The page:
Introduction: EASIER TORNADO SHELTER ENTRY
Runner Up in the
Home Hacks Challenge
I had this storm shelter built about 37 years ago. It is all poured concrete with rebar reinforcement. The interior measures 8 foot wide x 12 foot long x 6 ft 4 inches tall with a concrete stair entry.
I asked my wife where she wanted it built, meaning front or back yard.
She answered, "I want the entry stairs under the front porch.", so that's where it went.
We are both senior citizens now and she cannot raise the heavy wooden door covered with a sheet of galvanized steel. I can raise it easily, but it's impossible for her or the grand kids. Besides, I am not always here. Something had to be done, so here is my solution. She can easily raise the door now and I can raise it with one finger.
Step 1: The Plan
I drew out a rough draft and went hunting for parts. I found nearly everything I needed except for a weight at Lowes.
Step 2: Supplies Bought
Material List ( From Lowes = * )
* 30 ft 3/32" stranded cable
* 2 X 1½" Single Swivel Eye Pulleys
* 2 X 3/32" Ferrule & Stop Kits
* 2 X #4 x 2-3/16" Screw Eyes
* 1 X 4" x 10 ft PVC sewer pipe & cap
1 X 30 pound lead weight
Wire cutters to cut cable
Hammer & Set Punch to set ferrules
Vise Grips to sqeeze ferrules
.209 drill bit for eye screws into wood
Post Hole Diggers
Step 3: The Lead Ingot
The lead ingot weighs 30 lbs and is approximately 4" w X 13" long X 2" thick. It and several others were originally used in a race car to add weight to rear wheels. It was made by melting wheel weights cast in a Chevy valve cover.
Step 4: Fastening Cable to Door
I had thought that I would fasten the cable to the top of the door, but after thinking about it overnight, I suspected that would warp the door. I tried lifting the door from the top corner and it did as I suspected......it raised up the corner but not the whole door. I realized the cable must be raised from the center of the door.
To fasten the cable to the door, I welded a chain link to a big washer and put it on the existing eye bolt the locking chain is on, but I could have used another eye bolt instead.
Step 5: Attaching Pulleys to House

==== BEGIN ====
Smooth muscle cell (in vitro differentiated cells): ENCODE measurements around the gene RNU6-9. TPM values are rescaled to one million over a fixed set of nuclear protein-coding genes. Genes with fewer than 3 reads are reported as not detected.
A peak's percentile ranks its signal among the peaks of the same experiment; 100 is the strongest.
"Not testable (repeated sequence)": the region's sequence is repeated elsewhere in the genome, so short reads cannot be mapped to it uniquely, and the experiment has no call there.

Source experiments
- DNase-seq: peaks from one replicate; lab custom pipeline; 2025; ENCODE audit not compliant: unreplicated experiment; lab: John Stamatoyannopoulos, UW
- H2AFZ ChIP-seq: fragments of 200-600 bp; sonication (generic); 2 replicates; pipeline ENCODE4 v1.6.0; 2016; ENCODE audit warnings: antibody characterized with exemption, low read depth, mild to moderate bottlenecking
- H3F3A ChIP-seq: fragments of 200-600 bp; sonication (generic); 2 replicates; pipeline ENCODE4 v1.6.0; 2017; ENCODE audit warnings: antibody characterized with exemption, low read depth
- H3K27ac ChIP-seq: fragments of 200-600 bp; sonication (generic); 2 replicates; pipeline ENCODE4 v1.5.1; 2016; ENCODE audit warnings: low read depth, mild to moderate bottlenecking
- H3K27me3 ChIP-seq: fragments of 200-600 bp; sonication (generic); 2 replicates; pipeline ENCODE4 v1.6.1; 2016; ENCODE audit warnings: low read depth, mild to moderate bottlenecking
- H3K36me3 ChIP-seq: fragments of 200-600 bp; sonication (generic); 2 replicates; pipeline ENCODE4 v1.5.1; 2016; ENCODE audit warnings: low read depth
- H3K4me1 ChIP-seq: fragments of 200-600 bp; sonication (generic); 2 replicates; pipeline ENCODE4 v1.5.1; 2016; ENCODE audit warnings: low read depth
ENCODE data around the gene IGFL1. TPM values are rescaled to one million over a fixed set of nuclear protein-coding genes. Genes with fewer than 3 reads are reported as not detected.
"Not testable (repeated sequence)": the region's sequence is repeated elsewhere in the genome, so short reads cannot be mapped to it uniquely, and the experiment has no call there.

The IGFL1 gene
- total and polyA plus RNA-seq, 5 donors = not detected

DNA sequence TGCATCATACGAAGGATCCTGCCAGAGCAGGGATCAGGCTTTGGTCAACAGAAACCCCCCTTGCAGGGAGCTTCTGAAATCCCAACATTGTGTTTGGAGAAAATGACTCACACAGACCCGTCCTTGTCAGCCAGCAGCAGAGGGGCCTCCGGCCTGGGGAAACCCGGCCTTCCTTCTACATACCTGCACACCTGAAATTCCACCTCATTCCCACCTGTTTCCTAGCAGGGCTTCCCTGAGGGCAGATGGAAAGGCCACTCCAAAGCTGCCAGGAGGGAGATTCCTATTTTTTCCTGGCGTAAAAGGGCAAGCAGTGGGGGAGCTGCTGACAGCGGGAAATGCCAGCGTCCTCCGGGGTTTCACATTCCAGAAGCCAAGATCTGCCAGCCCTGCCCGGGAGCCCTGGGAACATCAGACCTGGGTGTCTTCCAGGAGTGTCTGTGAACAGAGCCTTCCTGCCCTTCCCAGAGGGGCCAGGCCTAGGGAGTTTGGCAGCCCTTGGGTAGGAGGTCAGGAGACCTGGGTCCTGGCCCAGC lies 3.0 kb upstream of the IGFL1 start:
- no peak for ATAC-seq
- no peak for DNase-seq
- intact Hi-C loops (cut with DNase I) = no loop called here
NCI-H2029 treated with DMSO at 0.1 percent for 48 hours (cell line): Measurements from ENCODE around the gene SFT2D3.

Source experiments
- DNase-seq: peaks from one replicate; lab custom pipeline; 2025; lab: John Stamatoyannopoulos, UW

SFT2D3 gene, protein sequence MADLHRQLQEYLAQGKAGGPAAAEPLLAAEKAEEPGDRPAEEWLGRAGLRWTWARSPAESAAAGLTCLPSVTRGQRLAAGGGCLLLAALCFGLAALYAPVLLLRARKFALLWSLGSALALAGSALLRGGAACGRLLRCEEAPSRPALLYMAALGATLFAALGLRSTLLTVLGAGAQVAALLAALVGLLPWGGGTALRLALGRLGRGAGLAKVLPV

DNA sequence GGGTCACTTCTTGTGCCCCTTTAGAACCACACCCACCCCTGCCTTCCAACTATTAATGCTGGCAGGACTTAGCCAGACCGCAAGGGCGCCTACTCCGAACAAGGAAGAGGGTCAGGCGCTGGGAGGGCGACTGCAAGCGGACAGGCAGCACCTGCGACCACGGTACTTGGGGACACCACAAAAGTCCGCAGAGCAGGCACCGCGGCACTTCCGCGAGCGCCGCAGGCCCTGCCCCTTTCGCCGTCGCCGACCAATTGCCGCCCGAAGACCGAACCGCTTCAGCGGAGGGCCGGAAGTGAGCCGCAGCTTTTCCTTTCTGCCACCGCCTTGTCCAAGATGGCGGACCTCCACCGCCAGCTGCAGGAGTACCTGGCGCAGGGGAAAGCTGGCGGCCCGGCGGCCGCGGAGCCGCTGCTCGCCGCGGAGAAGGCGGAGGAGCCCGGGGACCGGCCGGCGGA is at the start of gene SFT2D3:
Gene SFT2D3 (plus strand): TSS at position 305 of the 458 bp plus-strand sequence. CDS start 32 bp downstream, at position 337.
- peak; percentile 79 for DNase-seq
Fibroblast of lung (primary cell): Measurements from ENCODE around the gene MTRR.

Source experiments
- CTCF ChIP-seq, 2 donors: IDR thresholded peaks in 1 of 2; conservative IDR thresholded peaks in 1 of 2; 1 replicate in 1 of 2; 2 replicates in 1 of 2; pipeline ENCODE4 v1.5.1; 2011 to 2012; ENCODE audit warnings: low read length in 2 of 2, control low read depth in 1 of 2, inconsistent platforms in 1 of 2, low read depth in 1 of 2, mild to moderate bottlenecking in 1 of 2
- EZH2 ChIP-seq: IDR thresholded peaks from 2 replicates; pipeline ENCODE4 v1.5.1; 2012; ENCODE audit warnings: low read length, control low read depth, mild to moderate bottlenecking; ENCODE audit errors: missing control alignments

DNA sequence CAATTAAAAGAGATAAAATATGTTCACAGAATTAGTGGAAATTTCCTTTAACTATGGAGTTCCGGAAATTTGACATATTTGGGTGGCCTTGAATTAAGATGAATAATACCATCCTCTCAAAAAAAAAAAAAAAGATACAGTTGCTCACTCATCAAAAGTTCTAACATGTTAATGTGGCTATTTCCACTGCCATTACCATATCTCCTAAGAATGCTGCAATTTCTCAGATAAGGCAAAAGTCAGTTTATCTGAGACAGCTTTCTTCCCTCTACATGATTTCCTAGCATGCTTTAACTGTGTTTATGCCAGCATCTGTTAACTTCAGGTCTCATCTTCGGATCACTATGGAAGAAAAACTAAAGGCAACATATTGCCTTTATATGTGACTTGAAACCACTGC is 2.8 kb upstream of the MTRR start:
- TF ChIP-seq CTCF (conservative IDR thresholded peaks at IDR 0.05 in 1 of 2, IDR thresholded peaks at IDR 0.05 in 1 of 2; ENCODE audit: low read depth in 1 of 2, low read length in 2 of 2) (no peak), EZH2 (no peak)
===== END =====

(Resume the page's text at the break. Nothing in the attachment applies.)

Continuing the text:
I drilled a pilot hole smaller than the screw eye threads & screwed the 2 lad screws into the wood.
The 1st photo is putlley above the cellar door & the 2nd is above the 4" pipe
Step 6: Setting the Pipe for the 30 Pound Balance Weight
To hide the weight behind the hedge, I dug a 32" deep hole and put a 4" X 7 ft piece of sewer pipe for the weight to be hidden and away from little kids. When the door opens, the weight is lowered below ground level in the pipe. I drilled a 1/2" hole in the cap to keep things from falling in the top of the pipe.,
My wife can easily rise the door and I can raise it with my little pinky finger. An added bonus is that when I would go into the cellar and hold up the door on my shoulder, it was almost impossible for my to step down to the next step without my leg giving 'way, causing me to fall. Now I must pull down on the chain inside to close the door. AMAZING.......I SHOULD HAVE DONE THIS 35 YEARS AGO.
This all cement cellar has never leaked a drop of water in 37 years. It was a little damp before I put in the exhaust fan. See 'Ible here: https://www.instructables.com/id/KEEPING-THE-TORNADO-SHELTER-DRY/
Thanks for reading, Any comments welcome. Wish me a Happy Birthday. On May 9, 2016, I'll be 80.
Step 7: More Photos Added
At the request of madmedic22, I took some more detailed photos of the hardware. I hope these help.
#1 The cable attached to the door
#2 Pulley above door
#3 Pulley above weight
#4 The 4 inch PVC pipe for the weight, buried 32 inches into ground
#5 This shows the cap on the cable and the weight on end of cable
#6 I wrapped a short piece of cable thru the hole in lead weight and a chain link to attach it the end of cable so it could be easily removed if necessary
#7 This is the lead weight with each end shortened (cut off before I decided to put it inside a pipe)
#8 This is finished view with weight inside the pipe
We have a be nice policy.
Please be positive and constructive.